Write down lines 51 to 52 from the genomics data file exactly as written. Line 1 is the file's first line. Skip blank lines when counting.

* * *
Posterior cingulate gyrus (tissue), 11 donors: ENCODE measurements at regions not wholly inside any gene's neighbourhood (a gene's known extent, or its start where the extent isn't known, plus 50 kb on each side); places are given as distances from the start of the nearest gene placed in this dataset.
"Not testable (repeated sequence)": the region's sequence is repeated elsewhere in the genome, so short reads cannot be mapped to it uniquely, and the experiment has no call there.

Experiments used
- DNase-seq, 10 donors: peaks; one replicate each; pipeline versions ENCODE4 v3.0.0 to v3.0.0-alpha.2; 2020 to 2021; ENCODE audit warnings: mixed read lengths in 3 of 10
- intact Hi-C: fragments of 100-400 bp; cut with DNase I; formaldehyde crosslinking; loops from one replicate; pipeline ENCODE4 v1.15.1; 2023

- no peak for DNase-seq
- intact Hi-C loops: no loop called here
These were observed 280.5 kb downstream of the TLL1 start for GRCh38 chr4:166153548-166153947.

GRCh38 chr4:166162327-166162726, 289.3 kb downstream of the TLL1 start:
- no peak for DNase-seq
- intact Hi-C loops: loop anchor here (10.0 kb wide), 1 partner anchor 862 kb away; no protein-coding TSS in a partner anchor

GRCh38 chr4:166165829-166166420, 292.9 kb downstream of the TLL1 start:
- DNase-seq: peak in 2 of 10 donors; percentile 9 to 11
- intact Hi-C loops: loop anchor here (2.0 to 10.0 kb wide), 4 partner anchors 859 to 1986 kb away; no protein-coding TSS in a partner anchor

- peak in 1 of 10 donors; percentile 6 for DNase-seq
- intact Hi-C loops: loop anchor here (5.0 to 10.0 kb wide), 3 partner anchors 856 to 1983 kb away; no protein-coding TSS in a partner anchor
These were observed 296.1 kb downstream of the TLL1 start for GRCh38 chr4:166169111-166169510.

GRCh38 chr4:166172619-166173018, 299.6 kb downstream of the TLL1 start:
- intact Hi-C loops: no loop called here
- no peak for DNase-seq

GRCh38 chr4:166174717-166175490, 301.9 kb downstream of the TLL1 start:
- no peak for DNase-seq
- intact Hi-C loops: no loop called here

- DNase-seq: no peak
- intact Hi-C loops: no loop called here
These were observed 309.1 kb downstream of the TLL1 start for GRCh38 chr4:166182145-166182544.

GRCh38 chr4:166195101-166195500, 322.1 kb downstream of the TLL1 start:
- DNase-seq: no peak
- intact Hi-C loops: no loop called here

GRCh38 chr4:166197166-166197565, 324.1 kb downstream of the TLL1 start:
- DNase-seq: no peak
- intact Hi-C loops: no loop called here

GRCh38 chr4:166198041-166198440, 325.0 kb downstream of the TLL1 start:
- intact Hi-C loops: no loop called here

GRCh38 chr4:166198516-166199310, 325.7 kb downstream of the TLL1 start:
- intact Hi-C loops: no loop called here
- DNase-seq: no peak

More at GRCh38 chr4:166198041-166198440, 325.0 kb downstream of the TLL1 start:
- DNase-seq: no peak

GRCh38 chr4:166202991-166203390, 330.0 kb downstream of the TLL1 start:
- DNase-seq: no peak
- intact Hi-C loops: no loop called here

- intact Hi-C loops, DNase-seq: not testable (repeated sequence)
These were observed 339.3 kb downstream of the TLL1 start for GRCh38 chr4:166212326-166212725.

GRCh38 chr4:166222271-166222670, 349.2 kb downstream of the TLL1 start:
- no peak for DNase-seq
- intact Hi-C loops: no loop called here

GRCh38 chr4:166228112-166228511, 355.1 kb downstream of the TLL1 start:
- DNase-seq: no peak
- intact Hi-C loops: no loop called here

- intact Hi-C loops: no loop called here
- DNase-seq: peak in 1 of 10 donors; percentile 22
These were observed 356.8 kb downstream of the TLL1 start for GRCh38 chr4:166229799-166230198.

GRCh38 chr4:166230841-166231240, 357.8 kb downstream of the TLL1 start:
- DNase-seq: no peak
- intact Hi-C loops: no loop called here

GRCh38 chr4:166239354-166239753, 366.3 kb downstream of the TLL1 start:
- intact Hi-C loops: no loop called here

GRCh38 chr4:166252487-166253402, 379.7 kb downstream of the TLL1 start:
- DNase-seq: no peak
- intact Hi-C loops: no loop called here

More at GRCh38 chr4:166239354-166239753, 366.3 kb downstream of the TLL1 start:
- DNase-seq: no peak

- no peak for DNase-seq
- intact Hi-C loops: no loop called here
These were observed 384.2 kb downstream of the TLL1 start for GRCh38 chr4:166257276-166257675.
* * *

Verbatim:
- intact Hi-C loops: no loop called here
- DNase-seq: peak in 1 of 10 donors; percentile 22